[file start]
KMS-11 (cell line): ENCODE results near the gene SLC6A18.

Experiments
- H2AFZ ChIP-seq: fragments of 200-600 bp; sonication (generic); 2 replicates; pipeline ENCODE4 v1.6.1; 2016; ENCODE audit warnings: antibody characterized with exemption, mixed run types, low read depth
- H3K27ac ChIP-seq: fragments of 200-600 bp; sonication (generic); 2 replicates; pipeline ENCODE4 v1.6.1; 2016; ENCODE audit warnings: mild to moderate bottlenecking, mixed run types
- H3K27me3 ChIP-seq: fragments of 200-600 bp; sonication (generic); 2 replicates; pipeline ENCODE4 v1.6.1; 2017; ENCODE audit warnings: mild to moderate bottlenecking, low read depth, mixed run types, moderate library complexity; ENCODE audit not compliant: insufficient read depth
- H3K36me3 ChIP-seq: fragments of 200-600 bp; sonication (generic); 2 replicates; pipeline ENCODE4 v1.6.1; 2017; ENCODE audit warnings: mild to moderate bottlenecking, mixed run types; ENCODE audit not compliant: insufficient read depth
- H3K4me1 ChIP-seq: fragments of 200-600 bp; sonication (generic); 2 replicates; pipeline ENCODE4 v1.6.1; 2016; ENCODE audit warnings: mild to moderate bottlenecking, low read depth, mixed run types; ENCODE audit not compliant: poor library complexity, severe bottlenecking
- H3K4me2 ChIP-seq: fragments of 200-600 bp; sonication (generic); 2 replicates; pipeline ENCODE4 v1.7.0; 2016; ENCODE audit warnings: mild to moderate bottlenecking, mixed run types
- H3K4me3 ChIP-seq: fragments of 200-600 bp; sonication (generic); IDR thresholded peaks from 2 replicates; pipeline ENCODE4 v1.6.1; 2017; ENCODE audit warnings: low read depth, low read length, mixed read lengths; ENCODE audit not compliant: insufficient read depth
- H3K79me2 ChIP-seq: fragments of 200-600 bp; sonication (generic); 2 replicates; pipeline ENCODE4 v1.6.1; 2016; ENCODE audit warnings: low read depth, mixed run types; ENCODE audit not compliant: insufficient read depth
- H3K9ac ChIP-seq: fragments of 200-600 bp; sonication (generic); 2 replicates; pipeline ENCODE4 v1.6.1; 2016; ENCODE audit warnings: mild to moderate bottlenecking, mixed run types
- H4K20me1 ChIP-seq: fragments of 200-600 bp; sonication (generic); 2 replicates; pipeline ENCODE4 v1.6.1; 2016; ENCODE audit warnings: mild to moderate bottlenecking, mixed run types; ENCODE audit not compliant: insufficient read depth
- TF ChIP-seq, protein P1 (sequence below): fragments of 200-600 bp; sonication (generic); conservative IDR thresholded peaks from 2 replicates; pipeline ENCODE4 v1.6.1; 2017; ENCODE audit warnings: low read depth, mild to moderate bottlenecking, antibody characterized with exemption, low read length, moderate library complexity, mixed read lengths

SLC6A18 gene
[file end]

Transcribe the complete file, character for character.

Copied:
KMS-11 (cell line): ENCODE results near the gene SLC6A18.

Experiments
- H2AFZ ChIP-seq: fragments of 200-600 bp; sonication (generic); 2 replicates; pipeline ENCODE4 v1.6.1; 2016; ENCODE audit warnings: antibody characterized with exemption, mixed run types, low read depth
- H3K27ac ChIP-seq: fragments of 200-600 bp; sonication (generic); 2 replicates; pipeline ENCODE4 v1.6.1; 2016; ENCODE audit warnings: mild to moderate bottlenecking, mixed run types
- H3K27me3 ChIP-seq: fragments of 200-600 bp; sonication (generic); 2 replicates; pipeline ENCODE4 v1.6.1; 2017; ENCODE audit warnings: mild to moderate bottlenecking, low read depth, mixed run types, moderate library complexity; ENCODE audit not compliant: insufficient read depth
- H3K36me3 ChIP-seq: fragments of 200-600 bp; sonication (generic); 2 replicates; pipeline ENCODE4 v1.6.1; 2017; ENCODE audit warnings: mild to moderate bottlenecking, mixed run types; ENCODE audit not compliant: insufficient read depth
- H3K4me1 ChIP-seq: fragments of 200-600 bp; sonication (generic); 2 replicates; pipeline ENCODE4 v1.6.1; 2016; ENCODE audit warnings: mild to moderate bottlenecking, low read depth, mixed run types; ENCODE audit not compliant: poor library complexity, severe bottlenecking
- H3K4me2 ChIP-seq: fragments of 200-600 bp; sonication (generic); 2 replicates; pipeline ENCODE4 v1.7.0; 2016; ENCODE audit warnings: mild to moderate bottlenecking, mixed run types
- H3K4me3 ChIP-seq: fragments of 200-600 bp; sonication (generic); IDR thresholded peaks from 2 replicates; pipeline ENCODE4 v1.6.1; 2017; ENCODE audit warnings: low read depth, low read length, mixed read lengths; ENCODE audit not compliant: insufficient read depth
- H3K79me2 ChIP-seq: fragments of 200-600 bp; sonication (generic); 2 replicates; pipeline ENCODE4 v1.6.1; 2016; ENCODE audit warnings: low read depth, mixed run types; ENCODE audit not compliant: insufficient read depth
- H3K9ac ChIP-seq: fragments of 200-600 bp; sonication (generic); 2 replicates; pipeline ENCODE4 v1.6.1; 2016; ENCODE audit warnings: mild to moderate bottlenecking, mixed run types
- H4K20me1 ChIP-seq: fragments of 200-600 bp; sonication (generic); 2 replicates; pipeline ENCODE4 v1.6.1; 2016; ENCODE audit warnings: mild to moderate bottlenecking, mixed run types; ENCODE audit not compliant: insufficient read depth
- TF ChIP-seq, protein P1 (sequence below): fragments of 200-600 bp; sonication (generic); conservative IDR thresholded peaks from 2 replicates; pipeline ENCODE4 v1.6.1; 2017; ENCODE audit warnings: low read depth, mild to moderate bottlenecking, antibody characterized with exemption, low read length, moderate library complexity, mixed read lengths

SLC6A18 gene